There is a website I enjoy a lot, a website that “exercises the brain.”  Lumiosity is a great website that “challenges your brain with scientifically designed training.”  I like to think of it as wasting time playing games that are somewhat useful and not just a total of a waste of time.  Recently they published an article that explains “Meditation’s Effects on Alpha Brain Waves.

“A new study out of Brown University has found that a form of mindfulness meditation known as MBSR may act as a “volume knob” for attention, changing brain wave patterns.  Originally developed by a professor at the University of Massachusetts Medical School, mindfulness based stress reduction (MBSR) is based on mindfulness meditation techniques that have been practiced in some form or another for over two millennia.”

Mindfulness Based Stress Reduction was developed by Dr. Jon Kabat-Zinn.  And is a central tenet of the work being done at The University of Wisconsin by Dr. Richard Davidson that I have talked about a lot on my blog.

In the recent study discussed in the article on Luminosity, researchers examined how meditation affects Alpha Brain Waves, and how Alpha Waves affect cognition.

Alpha rhythms help filter irrelevant sensory inputs in the brain. Without proper filtering, the ability to carry out many basic cognitive operations can be crippled. This Brown University study is in line with other research on meditation, confirming previous findings that link enhanced attentional performance and fewer errors in tests of visual attention with meditation.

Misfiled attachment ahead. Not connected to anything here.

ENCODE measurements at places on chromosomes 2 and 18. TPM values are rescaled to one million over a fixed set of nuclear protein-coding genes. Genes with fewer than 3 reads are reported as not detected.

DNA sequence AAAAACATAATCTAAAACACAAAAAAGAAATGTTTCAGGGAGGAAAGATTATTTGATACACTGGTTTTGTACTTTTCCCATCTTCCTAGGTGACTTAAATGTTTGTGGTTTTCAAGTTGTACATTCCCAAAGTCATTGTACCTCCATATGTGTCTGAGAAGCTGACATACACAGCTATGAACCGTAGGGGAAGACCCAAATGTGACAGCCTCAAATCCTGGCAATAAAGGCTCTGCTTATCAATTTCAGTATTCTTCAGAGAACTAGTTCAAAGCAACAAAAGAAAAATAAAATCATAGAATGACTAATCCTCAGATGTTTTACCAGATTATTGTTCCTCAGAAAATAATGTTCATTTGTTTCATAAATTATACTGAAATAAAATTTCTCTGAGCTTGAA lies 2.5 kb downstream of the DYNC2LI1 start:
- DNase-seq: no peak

Yet another reason to meditate.  If I know it’s so good for me, then why is it so damned hard to sit down and sit quietly for only 10 minutes a day?!  I mean really!  Why is it so hard to commit to a such a simple discipline? A discipline that is simply asking me to sit down and not do anything for such a short time each day when I know for a fact it is so good for me?

For Christmas, I gave my sister Karin and I identical date books for 2014:  Live With Intention.  And Karin and I decided that we would set an individual intention together at the beginning of each month for the year.  So I have decided that my intention for March, 2014 is to meditate for at least 10 minutes everyday.  There, it’s in writing. (*My brain immediately said “Damn – March has 31 days too, why couldn’t you have made that your intention for February!)

I want to close with a great 10 minute TED Talk by Andy Puddicombe about meditation.  It comes from a fantastic TED Talk series:  4 scientific studies on how meditation can affect your heart, brain and creativity

Enjoy!

 

I promise to let you know how I’m doing meditating everyday – And I’d love to hear about how any of you have the discipline to keep meditating.